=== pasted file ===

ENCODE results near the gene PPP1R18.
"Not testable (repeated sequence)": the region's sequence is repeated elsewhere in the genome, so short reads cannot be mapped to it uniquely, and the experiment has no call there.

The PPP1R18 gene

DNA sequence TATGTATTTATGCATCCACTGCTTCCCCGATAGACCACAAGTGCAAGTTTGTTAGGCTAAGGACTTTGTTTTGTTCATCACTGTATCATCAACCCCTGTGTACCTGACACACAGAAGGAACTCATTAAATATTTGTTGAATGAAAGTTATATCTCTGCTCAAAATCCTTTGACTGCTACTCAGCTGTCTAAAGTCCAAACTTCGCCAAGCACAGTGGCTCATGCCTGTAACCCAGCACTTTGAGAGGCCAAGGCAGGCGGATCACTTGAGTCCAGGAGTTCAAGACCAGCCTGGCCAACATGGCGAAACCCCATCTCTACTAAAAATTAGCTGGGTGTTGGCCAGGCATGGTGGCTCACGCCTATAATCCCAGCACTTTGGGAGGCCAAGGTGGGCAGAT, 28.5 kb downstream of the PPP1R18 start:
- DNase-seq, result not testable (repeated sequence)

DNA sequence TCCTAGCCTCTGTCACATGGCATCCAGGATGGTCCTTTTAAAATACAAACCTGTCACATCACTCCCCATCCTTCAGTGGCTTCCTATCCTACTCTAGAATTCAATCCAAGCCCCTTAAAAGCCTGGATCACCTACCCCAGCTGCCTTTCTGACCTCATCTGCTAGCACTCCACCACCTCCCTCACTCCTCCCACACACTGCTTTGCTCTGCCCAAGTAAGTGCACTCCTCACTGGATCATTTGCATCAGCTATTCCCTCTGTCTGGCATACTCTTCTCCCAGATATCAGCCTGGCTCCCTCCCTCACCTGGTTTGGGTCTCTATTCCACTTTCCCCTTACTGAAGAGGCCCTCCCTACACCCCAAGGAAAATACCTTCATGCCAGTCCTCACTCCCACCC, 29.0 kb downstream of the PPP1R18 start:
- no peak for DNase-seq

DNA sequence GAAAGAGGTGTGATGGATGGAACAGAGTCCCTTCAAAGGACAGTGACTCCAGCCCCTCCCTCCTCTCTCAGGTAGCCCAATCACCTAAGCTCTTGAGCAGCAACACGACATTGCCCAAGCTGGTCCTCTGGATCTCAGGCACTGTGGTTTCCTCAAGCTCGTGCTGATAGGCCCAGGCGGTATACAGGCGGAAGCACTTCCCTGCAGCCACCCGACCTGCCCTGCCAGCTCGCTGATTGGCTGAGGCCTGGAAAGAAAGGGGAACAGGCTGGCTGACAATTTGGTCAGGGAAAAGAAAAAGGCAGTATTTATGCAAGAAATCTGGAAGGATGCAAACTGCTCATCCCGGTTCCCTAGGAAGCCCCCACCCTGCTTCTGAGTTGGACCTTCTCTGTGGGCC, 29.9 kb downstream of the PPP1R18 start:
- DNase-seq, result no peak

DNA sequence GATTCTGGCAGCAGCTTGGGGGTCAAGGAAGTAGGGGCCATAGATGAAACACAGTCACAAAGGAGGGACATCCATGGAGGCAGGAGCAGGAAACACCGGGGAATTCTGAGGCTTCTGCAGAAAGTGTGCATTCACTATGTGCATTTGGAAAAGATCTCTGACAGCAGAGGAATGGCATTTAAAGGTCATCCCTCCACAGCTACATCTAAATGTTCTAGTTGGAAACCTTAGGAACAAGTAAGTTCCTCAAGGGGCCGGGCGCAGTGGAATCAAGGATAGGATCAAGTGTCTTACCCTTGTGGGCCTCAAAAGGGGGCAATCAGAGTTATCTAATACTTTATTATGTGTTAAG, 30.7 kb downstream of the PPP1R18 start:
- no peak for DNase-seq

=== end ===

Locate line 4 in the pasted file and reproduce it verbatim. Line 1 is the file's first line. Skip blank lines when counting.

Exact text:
DNA sequence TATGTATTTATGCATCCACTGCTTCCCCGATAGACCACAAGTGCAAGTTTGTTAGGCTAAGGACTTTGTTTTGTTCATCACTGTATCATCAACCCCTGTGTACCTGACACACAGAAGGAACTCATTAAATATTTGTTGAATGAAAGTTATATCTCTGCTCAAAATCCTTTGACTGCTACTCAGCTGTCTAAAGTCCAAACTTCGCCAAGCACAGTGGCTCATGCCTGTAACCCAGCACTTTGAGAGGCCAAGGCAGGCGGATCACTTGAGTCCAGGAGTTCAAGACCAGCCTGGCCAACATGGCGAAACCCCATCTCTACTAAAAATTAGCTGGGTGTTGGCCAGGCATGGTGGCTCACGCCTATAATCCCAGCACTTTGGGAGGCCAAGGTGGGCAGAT, 28.5 kb downstream of the PPP1R18 start: